There were some reports of women being trafficked and prostituted out of shelters. Shelter staff reportedly sometimes discriminated against women in shelters; they assumed that if women fled their homes, it was because they were women of ill repute. In some cases women were reportedly abused at the government-run shelters, found their movements severely restricted, or were pressured to return to their abusers.
Female Genital Mutilation/Cutting (FGM/C): No national law addresses the practice of FGM/C. According to human rights groups and media reports, between 70 and 90 percent of Dawoodi Bohra Muslims practiced various forms of FGM/C, often in private homes and without medical supervision. A population of approximately 40,000 Dawoodi Bohra Muslims lived in Karachi, with smaller pockets in Lahore, Islamabad, and other cities. Some Dawoodi Bohras spoke publicly and signed online petitions against the practice. Some isolated tribes and communities in rural Sindh and Balochistan also practiced FGM/C.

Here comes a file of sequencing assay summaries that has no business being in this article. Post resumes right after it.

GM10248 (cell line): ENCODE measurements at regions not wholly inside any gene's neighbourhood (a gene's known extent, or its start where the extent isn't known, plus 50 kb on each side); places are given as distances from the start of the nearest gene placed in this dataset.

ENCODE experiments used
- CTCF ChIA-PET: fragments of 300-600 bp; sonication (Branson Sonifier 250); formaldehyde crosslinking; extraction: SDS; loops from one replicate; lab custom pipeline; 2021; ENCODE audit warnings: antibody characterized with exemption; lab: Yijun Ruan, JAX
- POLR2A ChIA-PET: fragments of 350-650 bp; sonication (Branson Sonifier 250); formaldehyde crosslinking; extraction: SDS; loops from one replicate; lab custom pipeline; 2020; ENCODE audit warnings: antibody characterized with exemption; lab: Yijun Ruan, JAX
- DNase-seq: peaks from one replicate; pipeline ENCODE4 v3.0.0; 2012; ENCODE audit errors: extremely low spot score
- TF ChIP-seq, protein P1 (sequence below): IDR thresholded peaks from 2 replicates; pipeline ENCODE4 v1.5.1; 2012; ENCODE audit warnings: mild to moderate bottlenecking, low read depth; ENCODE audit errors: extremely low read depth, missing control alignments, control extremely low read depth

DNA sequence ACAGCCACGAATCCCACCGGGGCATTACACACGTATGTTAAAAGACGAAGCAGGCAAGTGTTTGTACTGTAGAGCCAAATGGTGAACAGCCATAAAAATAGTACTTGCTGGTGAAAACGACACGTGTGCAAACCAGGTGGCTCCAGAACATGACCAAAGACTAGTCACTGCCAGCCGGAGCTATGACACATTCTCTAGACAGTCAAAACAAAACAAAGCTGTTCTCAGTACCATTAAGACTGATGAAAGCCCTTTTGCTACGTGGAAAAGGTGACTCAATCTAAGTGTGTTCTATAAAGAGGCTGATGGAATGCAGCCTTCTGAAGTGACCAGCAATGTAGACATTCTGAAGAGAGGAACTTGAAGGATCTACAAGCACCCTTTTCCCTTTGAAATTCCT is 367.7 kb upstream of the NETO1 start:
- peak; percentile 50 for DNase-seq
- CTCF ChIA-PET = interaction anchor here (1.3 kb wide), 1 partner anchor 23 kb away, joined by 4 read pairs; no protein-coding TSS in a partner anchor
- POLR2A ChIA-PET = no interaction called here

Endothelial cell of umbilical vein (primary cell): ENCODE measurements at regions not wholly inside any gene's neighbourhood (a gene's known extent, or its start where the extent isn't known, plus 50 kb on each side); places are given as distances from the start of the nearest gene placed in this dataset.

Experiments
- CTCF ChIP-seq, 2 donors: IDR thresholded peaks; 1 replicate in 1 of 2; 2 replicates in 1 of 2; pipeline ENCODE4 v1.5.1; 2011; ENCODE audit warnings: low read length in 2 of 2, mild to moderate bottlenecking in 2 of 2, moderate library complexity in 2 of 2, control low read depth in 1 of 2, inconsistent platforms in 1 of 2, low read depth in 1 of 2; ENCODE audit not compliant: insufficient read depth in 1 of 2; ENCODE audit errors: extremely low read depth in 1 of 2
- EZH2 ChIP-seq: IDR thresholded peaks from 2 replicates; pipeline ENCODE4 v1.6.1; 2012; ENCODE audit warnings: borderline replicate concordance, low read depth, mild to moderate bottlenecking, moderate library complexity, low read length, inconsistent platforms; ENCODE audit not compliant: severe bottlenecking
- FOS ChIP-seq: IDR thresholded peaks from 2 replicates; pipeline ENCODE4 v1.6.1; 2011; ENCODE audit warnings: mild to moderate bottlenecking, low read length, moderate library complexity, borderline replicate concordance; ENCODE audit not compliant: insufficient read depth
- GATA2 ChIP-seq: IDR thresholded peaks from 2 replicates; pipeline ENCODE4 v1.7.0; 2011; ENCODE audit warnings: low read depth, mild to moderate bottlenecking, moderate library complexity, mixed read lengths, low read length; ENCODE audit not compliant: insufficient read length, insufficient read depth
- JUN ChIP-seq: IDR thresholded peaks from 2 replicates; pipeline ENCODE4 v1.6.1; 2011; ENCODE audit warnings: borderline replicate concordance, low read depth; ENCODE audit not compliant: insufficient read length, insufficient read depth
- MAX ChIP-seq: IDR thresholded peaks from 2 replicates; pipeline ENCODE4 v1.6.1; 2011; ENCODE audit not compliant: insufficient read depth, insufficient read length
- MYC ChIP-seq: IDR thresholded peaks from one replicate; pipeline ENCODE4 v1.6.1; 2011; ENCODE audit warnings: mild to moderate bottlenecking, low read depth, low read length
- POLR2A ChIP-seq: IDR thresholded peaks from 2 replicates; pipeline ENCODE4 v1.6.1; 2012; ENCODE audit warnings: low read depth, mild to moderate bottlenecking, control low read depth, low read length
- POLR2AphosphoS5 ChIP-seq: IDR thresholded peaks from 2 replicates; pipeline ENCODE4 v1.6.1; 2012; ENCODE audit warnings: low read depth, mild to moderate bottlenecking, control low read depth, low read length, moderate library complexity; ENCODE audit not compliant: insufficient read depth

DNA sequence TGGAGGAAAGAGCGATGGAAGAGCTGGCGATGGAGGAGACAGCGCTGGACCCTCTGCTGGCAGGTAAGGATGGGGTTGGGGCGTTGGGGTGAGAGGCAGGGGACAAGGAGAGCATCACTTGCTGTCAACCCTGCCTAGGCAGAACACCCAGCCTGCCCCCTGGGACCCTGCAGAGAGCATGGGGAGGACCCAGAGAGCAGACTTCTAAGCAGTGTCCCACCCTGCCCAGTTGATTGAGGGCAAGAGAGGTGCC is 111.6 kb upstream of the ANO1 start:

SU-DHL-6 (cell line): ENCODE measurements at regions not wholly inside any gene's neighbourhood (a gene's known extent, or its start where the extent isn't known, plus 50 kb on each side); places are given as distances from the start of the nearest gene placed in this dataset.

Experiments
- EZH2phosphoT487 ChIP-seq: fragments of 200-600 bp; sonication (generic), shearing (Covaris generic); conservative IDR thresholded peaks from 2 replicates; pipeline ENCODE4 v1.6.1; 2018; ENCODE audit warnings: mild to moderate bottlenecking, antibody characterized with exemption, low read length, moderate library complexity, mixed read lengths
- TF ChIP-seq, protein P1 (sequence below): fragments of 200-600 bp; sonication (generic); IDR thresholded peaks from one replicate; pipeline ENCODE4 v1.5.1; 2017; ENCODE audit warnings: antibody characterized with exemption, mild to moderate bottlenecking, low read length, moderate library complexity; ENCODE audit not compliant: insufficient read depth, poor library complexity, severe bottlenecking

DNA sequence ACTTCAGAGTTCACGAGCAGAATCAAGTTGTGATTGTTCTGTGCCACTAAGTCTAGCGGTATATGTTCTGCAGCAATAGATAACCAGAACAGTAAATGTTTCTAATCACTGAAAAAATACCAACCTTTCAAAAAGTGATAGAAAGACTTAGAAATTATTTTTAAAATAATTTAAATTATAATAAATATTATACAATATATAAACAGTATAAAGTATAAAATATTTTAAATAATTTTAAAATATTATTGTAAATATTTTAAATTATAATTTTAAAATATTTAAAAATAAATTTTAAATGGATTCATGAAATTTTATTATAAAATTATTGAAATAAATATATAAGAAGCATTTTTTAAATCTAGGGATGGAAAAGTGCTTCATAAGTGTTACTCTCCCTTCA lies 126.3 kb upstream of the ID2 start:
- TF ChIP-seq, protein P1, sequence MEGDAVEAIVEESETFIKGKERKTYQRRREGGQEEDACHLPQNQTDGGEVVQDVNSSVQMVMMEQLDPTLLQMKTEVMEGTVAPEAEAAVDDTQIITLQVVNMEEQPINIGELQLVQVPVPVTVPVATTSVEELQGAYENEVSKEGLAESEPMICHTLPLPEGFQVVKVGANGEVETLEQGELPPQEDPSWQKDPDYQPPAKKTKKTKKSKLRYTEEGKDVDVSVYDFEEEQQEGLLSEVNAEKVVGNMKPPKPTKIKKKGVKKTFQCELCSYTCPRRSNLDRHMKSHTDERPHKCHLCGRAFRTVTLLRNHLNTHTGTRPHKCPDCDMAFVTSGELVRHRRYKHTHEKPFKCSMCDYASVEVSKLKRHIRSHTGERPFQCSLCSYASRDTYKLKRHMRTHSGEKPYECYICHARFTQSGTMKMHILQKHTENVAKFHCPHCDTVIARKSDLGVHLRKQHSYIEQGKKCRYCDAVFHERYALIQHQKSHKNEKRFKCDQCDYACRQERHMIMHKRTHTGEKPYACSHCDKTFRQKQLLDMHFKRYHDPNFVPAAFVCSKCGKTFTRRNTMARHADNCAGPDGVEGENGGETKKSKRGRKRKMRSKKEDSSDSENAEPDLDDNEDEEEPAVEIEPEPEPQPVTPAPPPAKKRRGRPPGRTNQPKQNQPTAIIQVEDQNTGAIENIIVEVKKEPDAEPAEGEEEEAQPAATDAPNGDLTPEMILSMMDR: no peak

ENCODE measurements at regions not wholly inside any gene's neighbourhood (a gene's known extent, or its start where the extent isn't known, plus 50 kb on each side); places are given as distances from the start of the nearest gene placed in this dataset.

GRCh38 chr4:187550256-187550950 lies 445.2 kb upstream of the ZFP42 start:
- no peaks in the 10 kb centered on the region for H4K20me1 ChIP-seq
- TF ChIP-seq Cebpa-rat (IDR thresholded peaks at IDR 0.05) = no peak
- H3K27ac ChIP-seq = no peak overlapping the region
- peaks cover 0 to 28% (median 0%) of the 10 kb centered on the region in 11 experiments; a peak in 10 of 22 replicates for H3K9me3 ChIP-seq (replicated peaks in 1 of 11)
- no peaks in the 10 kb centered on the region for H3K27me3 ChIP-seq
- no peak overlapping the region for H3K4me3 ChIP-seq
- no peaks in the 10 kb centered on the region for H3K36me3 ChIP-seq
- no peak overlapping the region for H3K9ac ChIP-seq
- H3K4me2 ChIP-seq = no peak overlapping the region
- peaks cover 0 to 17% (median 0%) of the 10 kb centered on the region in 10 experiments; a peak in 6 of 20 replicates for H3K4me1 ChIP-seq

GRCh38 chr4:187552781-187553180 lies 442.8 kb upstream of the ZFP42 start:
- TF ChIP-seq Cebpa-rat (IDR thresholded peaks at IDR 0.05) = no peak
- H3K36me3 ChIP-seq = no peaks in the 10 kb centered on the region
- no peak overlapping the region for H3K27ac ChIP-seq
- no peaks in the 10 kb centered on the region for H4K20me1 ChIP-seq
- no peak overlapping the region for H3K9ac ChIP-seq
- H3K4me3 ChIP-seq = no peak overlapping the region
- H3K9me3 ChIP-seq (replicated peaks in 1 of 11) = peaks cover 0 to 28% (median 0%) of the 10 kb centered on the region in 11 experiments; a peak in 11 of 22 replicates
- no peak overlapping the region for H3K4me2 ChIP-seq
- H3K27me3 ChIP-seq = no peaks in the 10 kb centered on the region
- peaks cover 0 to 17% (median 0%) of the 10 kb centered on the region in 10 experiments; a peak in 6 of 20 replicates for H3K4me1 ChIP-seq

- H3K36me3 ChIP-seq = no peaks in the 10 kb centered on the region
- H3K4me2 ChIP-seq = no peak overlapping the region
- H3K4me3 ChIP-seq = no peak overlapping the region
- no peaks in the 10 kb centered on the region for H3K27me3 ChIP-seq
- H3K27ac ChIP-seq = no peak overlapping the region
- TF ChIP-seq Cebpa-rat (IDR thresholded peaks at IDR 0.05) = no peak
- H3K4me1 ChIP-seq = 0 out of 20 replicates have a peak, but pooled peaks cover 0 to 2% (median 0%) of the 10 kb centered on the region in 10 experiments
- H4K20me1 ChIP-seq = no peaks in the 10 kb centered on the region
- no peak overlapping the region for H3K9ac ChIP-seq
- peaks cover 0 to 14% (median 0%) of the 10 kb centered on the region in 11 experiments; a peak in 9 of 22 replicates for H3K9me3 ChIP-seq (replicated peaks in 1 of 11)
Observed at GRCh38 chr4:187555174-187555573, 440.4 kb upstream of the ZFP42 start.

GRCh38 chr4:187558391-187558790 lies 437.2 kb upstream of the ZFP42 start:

Other Harmful Traditional Practices: At times women were victims of various types of societal violence and abuse, including so-called honor killings, forced marriages, imposed isolation, and being used as chattel to settle tribal disputes. There were cases in which husbands and male family members treated women as chattel.
A 2004 law on honor killings and the 2011 Prevention of Anti-Women Practices Act already criminalize acts committed against women in the name of traditional practices. Despite these laws hundreds of women reportedly were victims of honor killings. Many cases went unreported and unpunished. The practice of “karo-kari” or “siyah kari”–a premeditated honor killing that occurs if a family, community, tribal court, or jirga determines that adultery or some other “crime of honor” occurred–continued across the country. Karo-kari derives from “black male” (karo) and “black female” (kari), metaphoric terms for someone who has dishonored the family or is an adulterer or adulteress. In many cases the male involved in the alleged “crime of honor” is not killed but allowed to flee. In October the government passed the antihonor killing law, closing the loophole that allowed perpetrators in “honor killings” to go free so as long as the victim’s family pardoned the perpetrator.